- in Environment
Boris Johnson has promised to “drive a hard bargain” as he set out the UK’s negotiating position for a post-Brexit free trade deal with the US.
The government said a deal would boost the UK economy by £3.4bn and particularly benefit Scotland, England’s north-east and the Midlands.
It pledged to maintain food standards and said the NHS would not be for sale.
Meanwhile, talks between the UK and EU aimed at reaching a trade agreement formally kick off in Brussels later.
The talks on a free trade agreement with the US are expected to begin later this month.
The discussions will take place in both the UK and US and be overseen by the government’s chief negotiation adviser Crawford Falconer – formerly New Zealand’s chief negotiator and ambassador to the World Trade Organization.
Environment ‘Salmon for Stetsons’
A government statement said manufacturers of ceramics, cars, food and drink would be “the biggest winners” from a deal, along with the professional services, including architects and lawyers.
“We’re going to drive a hard bargain to boost British industry,” said Mr Johnson.
“Trading Scottish smoked salmon for Stetson hats, we will deliver lower prices and more choice for our shoppers.”
In what appears to be a bid to push back against accusations made by Labour during the election that the health service would be up for sale under the Conservatives, the government also said any future deal “must protect our NHS”.
International Trade Secretary Liz Truss told BBC Breakfast: “We will not diminish our food safety standards and we will also not put the NHS on the table, or the price the NHS pays for drugs on the table.”
“Those are two very clear red lines in our trade deal.”
Turning to the EU trade talks, Ms Truss attempted to address concerns over fishing rights – the EU is demanding continued access to British waters, while the UK wants quota deals like the EU has with Norway or Iceland.
Ms Truss told BBC Breakfast: “We are not going to trade away our fishing in a deal with the EU or any other negotiating partner.
“We are going to get a deal with the EU that does not involve selling out our fishing.”
Confederation of British Industry director general Carolyn Fairbairn said it was “encouraging to see the government’s ambitions to make it easier for skilled people to move between the UK and US” and “support small business exporters”.
But Frances O’Grady, general secretary of the Trades Union Congress, said: “The government should be focused on getting a good trade deal with the EU – not cosying up to Donald Trump.”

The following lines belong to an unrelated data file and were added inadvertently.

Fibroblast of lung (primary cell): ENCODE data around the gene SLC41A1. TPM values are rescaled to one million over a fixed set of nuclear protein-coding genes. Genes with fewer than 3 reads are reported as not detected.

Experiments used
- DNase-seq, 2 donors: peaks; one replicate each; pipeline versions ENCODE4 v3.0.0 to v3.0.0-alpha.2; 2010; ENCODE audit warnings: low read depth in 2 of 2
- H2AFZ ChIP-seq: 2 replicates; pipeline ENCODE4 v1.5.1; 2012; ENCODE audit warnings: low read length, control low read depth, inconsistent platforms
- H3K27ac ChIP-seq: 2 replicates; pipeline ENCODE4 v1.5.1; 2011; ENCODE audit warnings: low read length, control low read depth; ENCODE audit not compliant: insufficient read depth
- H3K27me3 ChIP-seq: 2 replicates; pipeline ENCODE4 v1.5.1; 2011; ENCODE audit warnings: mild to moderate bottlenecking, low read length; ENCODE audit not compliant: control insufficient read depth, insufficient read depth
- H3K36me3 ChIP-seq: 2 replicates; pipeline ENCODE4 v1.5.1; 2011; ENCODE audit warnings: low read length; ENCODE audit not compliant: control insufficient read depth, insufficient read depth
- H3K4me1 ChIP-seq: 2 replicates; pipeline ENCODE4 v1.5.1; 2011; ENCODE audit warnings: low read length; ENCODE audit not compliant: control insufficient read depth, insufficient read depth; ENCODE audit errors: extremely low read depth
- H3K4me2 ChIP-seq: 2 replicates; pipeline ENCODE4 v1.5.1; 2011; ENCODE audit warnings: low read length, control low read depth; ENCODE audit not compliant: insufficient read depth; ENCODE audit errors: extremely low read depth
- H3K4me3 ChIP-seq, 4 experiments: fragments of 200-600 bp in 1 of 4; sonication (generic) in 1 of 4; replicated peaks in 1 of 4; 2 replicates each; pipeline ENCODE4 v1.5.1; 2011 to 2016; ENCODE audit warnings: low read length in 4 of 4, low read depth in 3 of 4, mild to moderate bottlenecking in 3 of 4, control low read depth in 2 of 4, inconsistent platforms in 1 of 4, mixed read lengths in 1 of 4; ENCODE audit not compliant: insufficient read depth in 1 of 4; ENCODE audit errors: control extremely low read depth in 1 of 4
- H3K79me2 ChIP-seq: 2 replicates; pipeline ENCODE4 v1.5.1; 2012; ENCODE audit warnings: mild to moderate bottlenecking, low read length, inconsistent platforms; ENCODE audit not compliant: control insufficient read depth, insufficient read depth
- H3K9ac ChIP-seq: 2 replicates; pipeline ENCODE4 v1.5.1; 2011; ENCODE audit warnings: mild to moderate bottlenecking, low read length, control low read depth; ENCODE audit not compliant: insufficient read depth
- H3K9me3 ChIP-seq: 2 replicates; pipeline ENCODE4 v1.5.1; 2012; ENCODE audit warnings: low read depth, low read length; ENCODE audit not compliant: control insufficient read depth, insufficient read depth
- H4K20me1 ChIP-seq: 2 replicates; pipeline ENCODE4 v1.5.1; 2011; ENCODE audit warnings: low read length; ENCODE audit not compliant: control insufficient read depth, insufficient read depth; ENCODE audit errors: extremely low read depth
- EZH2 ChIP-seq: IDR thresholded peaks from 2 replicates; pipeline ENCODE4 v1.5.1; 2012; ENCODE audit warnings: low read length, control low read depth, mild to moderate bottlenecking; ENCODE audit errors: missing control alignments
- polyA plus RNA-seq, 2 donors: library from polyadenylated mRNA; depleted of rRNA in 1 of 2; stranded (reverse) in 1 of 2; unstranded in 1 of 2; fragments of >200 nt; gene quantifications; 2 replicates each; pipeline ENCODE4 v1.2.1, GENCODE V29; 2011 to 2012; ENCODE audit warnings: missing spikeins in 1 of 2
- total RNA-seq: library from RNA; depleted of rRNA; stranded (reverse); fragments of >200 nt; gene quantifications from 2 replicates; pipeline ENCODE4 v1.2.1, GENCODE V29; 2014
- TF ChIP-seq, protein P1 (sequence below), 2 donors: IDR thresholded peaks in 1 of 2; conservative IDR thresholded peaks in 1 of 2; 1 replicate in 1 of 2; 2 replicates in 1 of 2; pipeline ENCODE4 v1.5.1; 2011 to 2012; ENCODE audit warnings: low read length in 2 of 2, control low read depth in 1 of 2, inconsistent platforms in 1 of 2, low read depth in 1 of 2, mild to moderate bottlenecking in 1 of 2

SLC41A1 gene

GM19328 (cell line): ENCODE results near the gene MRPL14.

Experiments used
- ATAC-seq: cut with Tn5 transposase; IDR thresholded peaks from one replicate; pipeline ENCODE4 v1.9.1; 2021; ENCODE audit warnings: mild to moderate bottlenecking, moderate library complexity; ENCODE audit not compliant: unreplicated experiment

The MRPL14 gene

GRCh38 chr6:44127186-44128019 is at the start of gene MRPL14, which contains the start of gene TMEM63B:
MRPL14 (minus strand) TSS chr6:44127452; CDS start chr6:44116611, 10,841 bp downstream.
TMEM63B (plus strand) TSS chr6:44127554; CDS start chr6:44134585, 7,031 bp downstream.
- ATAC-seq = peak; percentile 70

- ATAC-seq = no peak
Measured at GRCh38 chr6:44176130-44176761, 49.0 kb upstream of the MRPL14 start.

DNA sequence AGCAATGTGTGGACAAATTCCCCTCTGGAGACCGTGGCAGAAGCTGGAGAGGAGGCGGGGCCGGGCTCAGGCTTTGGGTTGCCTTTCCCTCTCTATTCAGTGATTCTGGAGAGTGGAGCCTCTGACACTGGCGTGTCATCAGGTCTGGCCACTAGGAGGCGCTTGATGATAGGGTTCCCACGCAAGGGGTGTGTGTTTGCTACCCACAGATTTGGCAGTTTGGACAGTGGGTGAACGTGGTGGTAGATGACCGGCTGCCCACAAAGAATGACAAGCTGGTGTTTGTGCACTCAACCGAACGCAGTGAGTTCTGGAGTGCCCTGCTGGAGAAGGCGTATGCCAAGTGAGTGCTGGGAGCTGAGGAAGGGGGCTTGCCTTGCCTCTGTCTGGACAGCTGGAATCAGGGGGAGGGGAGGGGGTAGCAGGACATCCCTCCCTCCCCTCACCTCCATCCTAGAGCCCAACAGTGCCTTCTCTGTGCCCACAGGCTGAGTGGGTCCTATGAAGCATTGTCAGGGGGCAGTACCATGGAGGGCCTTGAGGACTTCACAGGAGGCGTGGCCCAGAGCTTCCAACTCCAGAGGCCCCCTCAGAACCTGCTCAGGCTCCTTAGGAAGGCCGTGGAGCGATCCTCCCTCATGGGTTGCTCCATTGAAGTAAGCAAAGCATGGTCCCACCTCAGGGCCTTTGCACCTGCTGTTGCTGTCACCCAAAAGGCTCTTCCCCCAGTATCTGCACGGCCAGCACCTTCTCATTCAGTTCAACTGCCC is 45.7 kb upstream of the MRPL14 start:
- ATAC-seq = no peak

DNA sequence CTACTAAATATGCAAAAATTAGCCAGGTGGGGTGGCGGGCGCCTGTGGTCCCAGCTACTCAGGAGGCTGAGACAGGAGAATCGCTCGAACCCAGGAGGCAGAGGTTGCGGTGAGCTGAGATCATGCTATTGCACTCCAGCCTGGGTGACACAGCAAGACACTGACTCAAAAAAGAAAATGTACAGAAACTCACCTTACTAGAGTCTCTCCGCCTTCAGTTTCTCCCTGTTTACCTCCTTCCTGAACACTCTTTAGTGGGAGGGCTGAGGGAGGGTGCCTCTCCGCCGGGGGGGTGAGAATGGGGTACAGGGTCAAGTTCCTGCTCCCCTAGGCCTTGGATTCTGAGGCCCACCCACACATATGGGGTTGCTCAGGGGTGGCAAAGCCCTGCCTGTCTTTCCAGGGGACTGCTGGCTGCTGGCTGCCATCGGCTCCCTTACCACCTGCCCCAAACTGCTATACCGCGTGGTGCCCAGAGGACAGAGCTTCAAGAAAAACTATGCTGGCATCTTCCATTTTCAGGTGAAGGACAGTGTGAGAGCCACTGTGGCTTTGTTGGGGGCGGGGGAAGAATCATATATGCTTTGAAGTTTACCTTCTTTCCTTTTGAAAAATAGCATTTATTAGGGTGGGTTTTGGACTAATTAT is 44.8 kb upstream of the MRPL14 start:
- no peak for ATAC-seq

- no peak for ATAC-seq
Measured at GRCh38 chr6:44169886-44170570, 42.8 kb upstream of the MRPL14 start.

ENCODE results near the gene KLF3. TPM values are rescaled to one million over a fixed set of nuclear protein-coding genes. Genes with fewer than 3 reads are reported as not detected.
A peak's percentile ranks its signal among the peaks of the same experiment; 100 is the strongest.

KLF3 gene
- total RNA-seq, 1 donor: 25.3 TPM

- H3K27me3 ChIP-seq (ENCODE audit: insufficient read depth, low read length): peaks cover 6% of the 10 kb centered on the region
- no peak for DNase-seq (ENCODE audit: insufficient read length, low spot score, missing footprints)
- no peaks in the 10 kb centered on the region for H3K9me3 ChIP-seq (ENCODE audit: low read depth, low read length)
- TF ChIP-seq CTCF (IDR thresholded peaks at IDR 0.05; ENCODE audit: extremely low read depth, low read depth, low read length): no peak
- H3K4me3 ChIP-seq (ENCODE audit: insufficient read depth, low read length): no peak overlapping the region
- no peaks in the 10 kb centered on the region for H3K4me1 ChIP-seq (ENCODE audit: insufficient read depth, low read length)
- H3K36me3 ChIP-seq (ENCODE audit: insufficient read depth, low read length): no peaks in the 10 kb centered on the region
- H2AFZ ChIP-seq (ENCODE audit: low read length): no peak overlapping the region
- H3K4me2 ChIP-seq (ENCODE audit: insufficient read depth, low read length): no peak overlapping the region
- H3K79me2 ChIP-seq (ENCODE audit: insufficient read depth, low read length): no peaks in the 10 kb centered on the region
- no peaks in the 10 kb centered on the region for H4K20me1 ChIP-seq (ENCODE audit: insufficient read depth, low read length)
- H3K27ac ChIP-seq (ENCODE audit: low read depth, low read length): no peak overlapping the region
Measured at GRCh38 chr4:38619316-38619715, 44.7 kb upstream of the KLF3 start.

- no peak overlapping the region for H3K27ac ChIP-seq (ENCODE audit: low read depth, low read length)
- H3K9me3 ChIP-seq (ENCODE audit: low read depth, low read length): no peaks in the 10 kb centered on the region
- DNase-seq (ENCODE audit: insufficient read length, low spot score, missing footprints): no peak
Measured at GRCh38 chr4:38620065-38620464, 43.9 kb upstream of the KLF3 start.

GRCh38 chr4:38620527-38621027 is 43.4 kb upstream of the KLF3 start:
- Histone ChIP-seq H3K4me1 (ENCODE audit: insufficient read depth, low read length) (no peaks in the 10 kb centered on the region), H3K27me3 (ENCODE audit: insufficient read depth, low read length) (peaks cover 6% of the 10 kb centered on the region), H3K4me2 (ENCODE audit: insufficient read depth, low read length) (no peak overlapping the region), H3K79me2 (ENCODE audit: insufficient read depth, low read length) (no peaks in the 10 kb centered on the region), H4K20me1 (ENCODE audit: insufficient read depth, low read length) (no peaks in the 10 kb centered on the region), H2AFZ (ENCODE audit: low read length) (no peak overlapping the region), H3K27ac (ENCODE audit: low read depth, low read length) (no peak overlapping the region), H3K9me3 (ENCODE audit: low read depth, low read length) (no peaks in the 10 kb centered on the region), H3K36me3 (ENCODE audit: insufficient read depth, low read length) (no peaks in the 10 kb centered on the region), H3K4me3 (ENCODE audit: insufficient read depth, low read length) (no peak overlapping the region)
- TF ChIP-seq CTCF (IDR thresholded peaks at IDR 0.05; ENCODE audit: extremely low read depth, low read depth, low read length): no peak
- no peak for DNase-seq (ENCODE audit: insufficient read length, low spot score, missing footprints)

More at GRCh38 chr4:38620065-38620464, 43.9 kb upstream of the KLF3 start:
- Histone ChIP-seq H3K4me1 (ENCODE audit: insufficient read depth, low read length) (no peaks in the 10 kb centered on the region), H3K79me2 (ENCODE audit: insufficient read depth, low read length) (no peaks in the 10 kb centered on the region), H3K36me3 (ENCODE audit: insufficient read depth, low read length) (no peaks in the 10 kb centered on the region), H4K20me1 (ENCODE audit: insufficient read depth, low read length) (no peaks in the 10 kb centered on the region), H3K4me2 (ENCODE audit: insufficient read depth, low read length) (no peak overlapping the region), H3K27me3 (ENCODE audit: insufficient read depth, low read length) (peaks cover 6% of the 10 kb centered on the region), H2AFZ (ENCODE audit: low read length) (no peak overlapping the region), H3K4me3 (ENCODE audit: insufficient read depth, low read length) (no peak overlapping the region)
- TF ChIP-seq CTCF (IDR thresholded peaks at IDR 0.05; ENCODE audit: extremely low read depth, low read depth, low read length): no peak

She said a bad trade deal with the US would “put working people’s jobs and rights on the line… and it will undermine our vital public services, environment and food standards”.
Ms O’Grady referred to fears from farming leaders that an agreement could see the import of food that would be illegal to produce in the UK, such as chlorinated chicken.
According to recent media reports, the EU will demand that the UK maintains a ban on washing chicken in chlorine and other disinfectants as the price for a trade agreement with the bloc. But the US has expressed frustration at the ban, arguing that it is not based on scientific evidence.
Shadow international trade secretary Barry Gardiner accused the government of making “false promises” over commitments to protect the NHS and consumer standards, adding “there must be a full and proper scrutiny process for this and all trade agreements”.
Environment Round one
The US is the UK’s largest trading partner after the EU, accounting for nearly 19% of all exports in 2018 and 11% of imports. The EU accounted for 45% of all exports and 53% of imports.
On Monday, a hundred British negotiators will travel to Brussels to start talks on a trade deal with the EU.
The four days of discussions will be led by David Frost on the UK side and Michel Barnier for the EU, and there will be up to 11 different groups discussing different aspects of the deal.
Potential flashpoints could include the UK’s wish to diverge from EU employment and environmental standards in future, its ruling out of any role for the European Court of Justice, and the level of EU access to UK fishing waters.
The UK has signalled that it could walk away from trade talks in June unless there is a “broad outline” of a deal.
French Europe Minister Amelie De Montchalin told the BBC that the EU was prepared to abort a post-Brexit deal if European fishermen were denied access to British waters.
Details of what will be discussed and when have been published, with topics to be covered in the first round of negotiations including trade in goods and services, transport, energy, fisheries and “fair and open competition” in future dealings.
Further rounds of negotiations will take place every two to three weeks, alternating between London and Brussels.
Liberal Democrat acting leader Sir Ed Davey has called on the prime minister to pause trade talks with the EU and extend the Brexit transition period in order to focus on dealing with the coronavirus.
Even trade buffs admit their area of expertise can be pretty dry and detail-heavy.
And it would certainly suit the government if we all looked the other way during these negotiations because trade deals generally include trade-offs. On both sides.
Neither Boris Johnson, nor his predecessor, Theresa May, have been wholly transparent about this with the UK public.
So surely it is of interest to those who voted for Brexit, to keep a keen eye on whether the benefits they’ve been led to believe will be coming the UK’s way for farmers, fishermen and slashing immigration numbers, will now materialise in the way they’d imagined.
And what do both sides – the EU and Boris Johnson’s government – want from a trade deal? Very different things.